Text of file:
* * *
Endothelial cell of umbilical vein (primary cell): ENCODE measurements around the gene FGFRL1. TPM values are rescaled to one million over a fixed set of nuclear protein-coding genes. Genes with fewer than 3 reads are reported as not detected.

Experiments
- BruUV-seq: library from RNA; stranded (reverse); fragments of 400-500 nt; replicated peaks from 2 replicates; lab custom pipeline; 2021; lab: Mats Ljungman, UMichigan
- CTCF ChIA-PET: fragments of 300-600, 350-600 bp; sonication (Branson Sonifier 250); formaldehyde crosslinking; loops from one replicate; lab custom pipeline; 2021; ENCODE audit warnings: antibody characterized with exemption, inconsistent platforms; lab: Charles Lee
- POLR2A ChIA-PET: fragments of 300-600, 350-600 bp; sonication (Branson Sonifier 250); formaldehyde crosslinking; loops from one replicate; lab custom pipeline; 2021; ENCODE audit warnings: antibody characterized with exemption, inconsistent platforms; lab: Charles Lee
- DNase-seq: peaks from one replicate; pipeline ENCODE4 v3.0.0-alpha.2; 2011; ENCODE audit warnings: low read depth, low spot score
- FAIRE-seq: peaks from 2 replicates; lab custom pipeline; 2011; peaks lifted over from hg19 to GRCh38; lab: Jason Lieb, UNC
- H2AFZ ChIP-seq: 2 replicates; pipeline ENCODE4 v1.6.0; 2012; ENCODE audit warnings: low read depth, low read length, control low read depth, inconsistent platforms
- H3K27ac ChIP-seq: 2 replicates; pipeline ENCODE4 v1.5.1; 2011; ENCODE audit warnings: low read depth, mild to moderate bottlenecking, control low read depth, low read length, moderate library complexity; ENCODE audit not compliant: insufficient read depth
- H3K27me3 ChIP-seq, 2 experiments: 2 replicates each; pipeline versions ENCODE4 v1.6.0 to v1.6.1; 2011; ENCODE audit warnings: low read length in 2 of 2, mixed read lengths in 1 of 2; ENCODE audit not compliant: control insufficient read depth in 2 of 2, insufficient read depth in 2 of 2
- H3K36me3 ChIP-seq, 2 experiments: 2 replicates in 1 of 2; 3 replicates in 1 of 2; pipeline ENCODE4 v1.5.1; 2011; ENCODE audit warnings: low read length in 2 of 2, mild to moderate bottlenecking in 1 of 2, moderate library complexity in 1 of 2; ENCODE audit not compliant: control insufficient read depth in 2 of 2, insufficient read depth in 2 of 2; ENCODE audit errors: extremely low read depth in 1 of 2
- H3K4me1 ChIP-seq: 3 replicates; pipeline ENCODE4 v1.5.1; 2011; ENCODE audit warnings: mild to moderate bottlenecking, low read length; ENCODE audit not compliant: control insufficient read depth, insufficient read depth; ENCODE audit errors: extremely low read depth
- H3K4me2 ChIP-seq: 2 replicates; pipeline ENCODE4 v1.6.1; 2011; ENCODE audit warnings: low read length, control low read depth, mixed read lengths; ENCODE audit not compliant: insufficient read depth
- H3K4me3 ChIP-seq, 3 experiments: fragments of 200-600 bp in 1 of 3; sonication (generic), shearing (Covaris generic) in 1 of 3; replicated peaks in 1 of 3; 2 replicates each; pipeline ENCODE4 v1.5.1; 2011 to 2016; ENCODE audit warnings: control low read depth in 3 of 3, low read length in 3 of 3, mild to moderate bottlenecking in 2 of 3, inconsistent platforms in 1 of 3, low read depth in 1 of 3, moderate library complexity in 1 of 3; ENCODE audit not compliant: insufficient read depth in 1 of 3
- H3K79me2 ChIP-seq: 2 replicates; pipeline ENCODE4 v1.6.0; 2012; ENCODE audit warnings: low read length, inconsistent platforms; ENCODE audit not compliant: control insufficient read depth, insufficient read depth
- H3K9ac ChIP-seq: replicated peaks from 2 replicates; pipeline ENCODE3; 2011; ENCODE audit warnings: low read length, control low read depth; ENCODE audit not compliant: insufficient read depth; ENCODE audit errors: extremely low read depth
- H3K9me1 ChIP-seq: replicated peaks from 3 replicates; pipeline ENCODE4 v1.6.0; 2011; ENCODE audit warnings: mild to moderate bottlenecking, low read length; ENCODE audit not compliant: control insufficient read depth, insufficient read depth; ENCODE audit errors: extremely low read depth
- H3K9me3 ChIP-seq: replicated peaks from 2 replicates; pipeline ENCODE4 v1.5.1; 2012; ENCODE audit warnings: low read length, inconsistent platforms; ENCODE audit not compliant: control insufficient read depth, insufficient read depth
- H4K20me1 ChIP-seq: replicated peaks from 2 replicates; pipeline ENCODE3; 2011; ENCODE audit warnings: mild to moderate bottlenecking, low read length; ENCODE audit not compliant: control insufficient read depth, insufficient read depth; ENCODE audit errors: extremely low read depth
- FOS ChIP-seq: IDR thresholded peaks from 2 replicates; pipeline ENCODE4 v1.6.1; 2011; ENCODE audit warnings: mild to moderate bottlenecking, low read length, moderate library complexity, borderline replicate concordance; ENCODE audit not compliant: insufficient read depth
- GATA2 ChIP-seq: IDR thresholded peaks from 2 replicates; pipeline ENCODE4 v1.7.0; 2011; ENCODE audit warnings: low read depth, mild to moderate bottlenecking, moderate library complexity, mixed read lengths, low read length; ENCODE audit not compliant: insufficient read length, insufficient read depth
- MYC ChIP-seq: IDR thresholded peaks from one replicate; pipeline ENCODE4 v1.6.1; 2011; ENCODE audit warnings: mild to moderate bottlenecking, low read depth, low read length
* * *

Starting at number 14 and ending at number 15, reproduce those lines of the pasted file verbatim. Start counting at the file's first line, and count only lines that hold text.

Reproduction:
- H3K4me3 ChIP-seq, 3 experiments: fragments of 200-600 bp in 1 of 3; sonication (generic), shearing (Covaris generic) in 1 of 3; replicated peaks in 1 of 3; 2 replicates each; pipeline ENCODE4 v1.5.1; 2011 to 2016; ENCODE audit warnings: control low read depth in 3 of 3, low read length in 3 of 3, mild to moderate bottlenecking in 2 of 3, inconsistent platforms in 1 of 3, low read depth in 1 of 3, moderate library complexity in 1 of 3; ENCODE audit not compliant: insufficient read depth in 1 of 3
- H3K79me2 ChIP-seq: 2 replicates; pipeline ENCODE4 v1.6.0; 2012; ENCODE audit warnings: low read length, inconsistent platforms; ENCODE audit not compliant: control insufficient read depth, insufficient read depth